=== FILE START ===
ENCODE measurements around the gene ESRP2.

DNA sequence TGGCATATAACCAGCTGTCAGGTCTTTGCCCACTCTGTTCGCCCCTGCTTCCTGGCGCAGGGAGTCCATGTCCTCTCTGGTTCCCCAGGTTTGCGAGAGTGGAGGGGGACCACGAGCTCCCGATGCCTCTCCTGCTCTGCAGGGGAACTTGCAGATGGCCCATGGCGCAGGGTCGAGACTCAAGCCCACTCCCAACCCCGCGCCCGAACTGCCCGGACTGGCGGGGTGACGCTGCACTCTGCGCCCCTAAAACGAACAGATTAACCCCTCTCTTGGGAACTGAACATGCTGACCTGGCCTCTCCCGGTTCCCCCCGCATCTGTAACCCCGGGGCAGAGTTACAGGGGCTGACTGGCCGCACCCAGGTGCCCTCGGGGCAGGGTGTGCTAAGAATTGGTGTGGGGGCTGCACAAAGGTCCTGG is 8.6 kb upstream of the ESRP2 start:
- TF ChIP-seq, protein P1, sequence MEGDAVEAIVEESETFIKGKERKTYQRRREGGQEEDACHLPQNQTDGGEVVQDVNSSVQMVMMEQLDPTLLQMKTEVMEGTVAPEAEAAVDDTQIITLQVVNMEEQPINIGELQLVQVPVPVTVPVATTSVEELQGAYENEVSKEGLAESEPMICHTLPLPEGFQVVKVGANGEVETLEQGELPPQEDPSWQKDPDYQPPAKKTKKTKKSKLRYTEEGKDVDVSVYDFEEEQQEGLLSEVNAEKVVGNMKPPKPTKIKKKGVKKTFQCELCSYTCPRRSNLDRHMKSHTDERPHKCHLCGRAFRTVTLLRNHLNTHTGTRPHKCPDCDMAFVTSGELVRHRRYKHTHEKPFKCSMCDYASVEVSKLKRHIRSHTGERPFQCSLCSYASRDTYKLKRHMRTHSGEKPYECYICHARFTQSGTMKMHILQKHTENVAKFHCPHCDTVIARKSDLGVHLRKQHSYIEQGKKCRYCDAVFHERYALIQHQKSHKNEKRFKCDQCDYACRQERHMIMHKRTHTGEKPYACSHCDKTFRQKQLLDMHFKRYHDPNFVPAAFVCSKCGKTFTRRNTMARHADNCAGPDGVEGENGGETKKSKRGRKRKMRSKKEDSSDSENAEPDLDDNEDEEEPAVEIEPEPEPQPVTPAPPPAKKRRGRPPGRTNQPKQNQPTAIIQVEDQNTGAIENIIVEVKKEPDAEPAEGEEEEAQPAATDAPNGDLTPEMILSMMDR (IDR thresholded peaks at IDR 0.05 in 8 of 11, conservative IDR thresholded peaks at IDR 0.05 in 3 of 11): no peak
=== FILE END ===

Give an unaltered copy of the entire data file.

ENCODE measurements around the gene ESRP2.

DNA sequence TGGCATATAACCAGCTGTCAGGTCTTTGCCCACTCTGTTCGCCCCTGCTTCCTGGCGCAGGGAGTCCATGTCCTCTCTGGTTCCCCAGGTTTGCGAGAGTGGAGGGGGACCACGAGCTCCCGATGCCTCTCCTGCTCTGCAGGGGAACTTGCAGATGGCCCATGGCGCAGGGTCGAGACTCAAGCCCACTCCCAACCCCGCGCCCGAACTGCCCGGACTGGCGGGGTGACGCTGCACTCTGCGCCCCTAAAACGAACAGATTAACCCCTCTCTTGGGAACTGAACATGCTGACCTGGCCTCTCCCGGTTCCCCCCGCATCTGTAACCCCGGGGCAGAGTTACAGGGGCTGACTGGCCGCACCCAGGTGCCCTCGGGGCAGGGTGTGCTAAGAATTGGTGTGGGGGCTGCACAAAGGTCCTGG is 8.6 kb upstream of the ESRP2 start:
- TF ChIP-seq, protein P1, sequence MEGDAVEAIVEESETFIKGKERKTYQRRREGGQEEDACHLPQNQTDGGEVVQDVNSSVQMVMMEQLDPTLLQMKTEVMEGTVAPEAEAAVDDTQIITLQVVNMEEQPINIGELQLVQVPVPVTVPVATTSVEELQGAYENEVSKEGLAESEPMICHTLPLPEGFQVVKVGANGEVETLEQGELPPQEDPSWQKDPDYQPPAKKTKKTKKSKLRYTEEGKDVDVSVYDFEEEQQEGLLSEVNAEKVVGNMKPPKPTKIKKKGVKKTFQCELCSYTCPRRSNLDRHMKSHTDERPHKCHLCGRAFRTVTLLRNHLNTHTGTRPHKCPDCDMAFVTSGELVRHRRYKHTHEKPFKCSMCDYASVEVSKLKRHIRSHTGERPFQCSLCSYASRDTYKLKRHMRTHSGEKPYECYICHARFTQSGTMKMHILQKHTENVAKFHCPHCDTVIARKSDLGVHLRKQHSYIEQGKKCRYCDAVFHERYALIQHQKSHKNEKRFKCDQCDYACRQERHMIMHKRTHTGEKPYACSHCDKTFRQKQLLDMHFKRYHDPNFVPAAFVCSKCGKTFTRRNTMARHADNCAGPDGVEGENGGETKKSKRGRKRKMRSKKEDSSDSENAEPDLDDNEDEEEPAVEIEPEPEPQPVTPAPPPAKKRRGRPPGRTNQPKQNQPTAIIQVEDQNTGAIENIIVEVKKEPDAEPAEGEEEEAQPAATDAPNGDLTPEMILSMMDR (IDR thresholded peaks at IDR 0.05 in 8 of 11, conservative IDR thresholded peaks at IDR 0.05 in 3 of 11): no peak